I take one part or :portion of any hops extract or concentrate, made by any suitable process, but preferably by the process herein described, in which my first procedure is to suitably prepare the hops by pulverizing them to a degree of fineness by which they will pass a 20 mesh screen or sieve. This may be done in any one of several types of mills which can be adapted for the Work. The mill should be enclosed in such a way that no air currents are present in which the aroma of the hops can be dispersed From the mill the prepared or pulverized hops should be conveyed to a closed tank or receptacle where a suitable solvent is applied. The solvent which I have found most “efficient is acetone, although it may be not-ed that the essential principles of hops, namely, hop oil, lupulin, tannin, and hop seed oil are partly soluble in either petrolic ether, alcohol, methanol, high grade gasoline, ethyl acetate, etc., and in certain hot fatty oils.

I then mix with the powdered hops a highly efficient solvent, acetone. The amount of acetone applied will depend somewhat on the amount of moisture in the dried hops, and also on their age, which affects the percentage of gamma or hardened resins they contain. In general, however, it will be found that one pound of acetone should be applied to one pound of pulverized hops. This application of solvent should be made in a closed container, as the solvent is volatile and in an open container evaporates rapidly, carrying off by evaporation a small fraction of the desirable hops aroma.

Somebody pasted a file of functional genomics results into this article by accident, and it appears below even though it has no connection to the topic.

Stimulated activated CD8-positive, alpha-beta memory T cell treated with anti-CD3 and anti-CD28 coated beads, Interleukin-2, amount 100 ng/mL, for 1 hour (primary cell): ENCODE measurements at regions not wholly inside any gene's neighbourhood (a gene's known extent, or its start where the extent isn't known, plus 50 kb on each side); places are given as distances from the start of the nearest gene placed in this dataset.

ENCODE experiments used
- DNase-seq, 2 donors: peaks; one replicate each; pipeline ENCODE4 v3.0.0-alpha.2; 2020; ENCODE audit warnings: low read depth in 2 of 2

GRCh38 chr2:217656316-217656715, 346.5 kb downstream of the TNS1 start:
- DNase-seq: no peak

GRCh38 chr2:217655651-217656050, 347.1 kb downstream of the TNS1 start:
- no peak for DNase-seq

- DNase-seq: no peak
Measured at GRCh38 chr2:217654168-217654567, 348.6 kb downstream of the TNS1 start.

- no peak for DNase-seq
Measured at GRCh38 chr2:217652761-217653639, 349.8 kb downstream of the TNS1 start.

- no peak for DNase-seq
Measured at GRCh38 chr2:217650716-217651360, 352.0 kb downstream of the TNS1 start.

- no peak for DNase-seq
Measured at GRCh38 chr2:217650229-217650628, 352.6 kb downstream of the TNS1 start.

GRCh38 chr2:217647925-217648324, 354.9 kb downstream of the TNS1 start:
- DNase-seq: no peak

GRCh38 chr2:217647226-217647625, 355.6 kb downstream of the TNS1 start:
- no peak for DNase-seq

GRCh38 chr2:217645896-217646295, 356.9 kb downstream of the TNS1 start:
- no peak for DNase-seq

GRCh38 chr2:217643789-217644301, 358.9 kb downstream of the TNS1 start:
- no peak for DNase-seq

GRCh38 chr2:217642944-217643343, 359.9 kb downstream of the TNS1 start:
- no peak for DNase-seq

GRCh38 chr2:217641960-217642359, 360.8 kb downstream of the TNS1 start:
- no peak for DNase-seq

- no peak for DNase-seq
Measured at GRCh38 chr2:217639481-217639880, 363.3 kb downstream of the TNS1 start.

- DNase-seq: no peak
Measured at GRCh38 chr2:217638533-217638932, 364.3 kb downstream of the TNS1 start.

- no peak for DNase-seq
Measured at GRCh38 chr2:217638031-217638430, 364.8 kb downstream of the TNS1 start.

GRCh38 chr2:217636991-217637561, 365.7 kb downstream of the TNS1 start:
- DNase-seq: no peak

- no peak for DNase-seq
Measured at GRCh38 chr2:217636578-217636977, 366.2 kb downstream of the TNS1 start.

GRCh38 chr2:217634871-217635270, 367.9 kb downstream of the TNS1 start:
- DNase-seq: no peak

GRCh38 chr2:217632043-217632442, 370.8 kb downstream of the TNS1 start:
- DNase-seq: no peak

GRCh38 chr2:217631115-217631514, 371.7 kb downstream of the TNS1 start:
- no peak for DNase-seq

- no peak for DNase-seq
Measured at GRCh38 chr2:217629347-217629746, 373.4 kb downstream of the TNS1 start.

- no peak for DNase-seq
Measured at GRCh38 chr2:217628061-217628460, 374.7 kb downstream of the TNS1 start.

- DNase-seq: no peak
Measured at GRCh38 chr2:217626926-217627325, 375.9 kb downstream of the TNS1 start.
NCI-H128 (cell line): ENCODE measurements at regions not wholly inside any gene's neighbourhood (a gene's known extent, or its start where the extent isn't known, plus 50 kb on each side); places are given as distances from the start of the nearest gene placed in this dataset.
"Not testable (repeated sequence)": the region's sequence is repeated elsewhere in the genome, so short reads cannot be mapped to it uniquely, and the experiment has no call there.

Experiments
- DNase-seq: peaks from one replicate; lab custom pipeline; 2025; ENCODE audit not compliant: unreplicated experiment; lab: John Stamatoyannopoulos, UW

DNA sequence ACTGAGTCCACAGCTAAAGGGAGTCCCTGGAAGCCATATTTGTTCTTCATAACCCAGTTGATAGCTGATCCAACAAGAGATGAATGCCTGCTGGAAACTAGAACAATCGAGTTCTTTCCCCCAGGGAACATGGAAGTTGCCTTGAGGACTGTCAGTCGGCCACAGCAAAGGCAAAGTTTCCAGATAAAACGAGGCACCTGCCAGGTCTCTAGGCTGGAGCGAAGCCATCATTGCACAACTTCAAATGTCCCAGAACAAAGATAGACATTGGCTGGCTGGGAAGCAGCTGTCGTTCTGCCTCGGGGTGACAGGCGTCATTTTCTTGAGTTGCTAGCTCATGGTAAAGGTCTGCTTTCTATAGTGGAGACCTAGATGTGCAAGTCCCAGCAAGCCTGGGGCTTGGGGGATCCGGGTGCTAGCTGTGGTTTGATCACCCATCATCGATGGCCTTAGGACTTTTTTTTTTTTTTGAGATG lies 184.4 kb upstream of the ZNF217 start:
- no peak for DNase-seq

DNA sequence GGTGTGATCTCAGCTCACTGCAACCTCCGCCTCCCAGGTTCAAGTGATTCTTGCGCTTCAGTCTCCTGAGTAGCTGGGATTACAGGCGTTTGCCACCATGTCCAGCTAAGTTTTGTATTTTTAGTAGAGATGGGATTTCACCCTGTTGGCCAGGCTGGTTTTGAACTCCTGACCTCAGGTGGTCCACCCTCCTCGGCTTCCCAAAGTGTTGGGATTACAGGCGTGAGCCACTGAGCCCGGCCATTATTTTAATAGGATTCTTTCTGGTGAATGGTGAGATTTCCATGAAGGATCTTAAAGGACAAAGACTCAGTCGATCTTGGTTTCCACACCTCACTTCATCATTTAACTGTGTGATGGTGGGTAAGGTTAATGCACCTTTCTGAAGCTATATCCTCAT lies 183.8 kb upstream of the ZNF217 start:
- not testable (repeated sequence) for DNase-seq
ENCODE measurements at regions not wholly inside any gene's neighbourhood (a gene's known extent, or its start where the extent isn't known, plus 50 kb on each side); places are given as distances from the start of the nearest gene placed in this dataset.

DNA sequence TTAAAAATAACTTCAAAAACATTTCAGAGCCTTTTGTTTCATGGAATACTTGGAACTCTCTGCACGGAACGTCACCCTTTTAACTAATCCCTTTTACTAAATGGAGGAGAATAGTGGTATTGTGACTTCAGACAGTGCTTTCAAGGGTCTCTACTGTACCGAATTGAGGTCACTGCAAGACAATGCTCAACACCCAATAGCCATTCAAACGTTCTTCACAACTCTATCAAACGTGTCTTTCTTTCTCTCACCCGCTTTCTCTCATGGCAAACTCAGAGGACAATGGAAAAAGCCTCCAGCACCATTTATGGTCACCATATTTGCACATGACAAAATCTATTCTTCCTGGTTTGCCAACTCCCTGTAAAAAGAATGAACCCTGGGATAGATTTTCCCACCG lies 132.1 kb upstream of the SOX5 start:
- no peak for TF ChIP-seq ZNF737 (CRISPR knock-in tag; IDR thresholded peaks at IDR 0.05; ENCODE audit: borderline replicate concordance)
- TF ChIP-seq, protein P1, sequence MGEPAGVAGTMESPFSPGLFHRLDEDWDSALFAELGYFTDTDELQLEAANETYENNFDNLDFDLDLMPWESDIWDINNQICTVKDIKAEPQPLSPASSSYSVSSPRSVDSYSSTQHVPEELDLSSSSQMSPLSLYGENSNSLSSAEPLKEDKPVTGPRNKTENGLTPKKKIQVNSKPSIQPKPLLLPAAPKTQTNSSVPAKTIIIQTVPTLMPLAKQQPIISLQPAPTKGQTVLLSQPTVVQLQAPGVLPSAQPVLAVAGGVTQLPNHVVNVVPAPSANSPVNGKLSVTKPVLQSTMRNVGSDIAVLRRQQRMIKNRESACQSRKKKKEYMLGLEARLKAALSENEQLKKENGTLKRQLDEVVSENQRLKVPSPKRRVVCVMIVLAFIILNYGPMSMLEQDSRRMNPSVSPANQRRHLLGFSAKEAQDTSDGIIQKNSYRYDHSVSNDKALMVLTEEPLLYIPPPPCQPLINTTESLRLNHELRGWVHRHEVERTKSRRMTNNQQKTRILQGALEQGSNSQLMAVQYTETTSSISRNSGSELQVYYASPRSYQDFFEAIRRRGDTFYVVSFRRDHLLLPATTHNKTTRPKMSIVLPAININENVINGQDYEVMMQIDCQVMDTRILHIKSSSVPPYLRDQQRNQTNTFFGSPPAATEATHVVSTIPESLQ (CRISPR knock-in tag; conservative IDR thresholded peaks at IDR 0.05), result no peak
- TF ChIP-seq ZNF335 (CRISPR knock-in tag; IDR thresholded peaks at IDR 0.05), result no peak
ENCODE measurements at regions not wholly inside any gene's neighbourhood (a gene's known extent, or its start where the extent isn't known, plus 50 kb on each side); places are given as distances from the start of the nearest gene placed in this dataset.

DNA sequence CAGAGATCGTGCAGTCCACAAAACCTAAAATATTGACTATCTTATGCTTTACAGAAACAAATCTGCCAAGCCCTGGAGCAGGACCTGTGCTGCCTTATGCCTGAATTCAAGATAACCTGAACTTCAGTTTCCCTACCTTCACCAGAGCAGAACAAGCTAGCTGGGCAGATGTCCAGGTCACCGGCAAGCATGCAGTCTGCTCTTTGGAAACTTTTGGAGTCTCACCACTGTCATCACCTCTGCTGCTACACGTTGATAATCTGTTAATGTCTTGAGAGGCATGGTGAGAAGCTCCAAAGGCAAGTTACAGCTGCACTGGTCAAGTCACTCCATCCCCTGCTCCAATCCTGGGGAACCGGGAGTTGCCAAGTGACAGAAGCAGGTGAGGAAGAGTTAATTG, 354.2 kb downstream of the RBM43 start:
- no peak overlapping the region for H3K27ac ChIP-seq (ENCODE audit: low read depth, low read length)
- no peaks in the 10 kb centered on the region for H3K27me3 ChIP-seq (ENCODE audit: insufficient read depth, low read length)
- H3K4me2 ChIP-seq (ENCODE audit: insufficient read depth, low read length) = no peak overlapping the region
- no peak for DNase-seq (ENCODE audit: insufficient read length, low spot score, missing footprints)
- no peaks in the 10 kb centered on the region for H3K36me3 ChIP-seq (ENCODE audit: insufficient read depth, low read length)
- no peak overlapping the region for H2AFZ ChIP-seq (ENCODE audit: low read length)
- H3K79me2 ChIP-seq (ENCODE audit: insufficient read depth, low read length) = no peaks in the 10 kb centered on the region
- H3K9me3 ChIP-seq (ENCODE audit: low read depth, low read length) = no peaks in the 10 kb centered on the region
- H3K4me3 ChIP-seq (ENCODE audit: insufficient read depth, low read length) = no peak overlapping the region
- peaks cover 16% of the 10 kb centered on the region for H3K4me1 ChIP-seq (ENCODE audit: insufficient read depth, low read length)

The length of time which the pulverized hops should be submitted to: the action of the acetone in the closed container will depend upon the a e of the hops and the extent to which the resins in the lupulin have hardened. If the hops are fresh and have been dehydrated at low temperatures the percentage of hardened or gamma resins will be less than those in hops which were subjected to a higher degree of heat in dehydrating, and particularly those of older growth and those which have been stored in uncooled warehouses. For fresh hops, dehydrated at low temperatures and kept in cooled storerooms, an hour will be sufficient time for the action of the solvent to soften and make soluble the lupulin. For hops of older growth and those which were subjected to greater heat in drying and storing, the period of time which they would be subjected to the action of the solvent might be extended to twenty-four hours, or even longer.

After the hops have been submitted to the action of the acetone for the required period of time, they should be moved in a closed conveyor to a percolator, also closed, for the extraction of a considerable portion of the solvent and extract. This process of percolation can be expedited by the use of a vacuum pump, if desired.

When old hops are used in which the lupulin has hardened and particularly those in which a rancid odor has occurred from the oxidation of hop oil, I employ activated carbon, which may be made from the vegetable fibrous material of the hops residue after extraction has been made by percolation and pressure. This activated carbon may be used in two ways;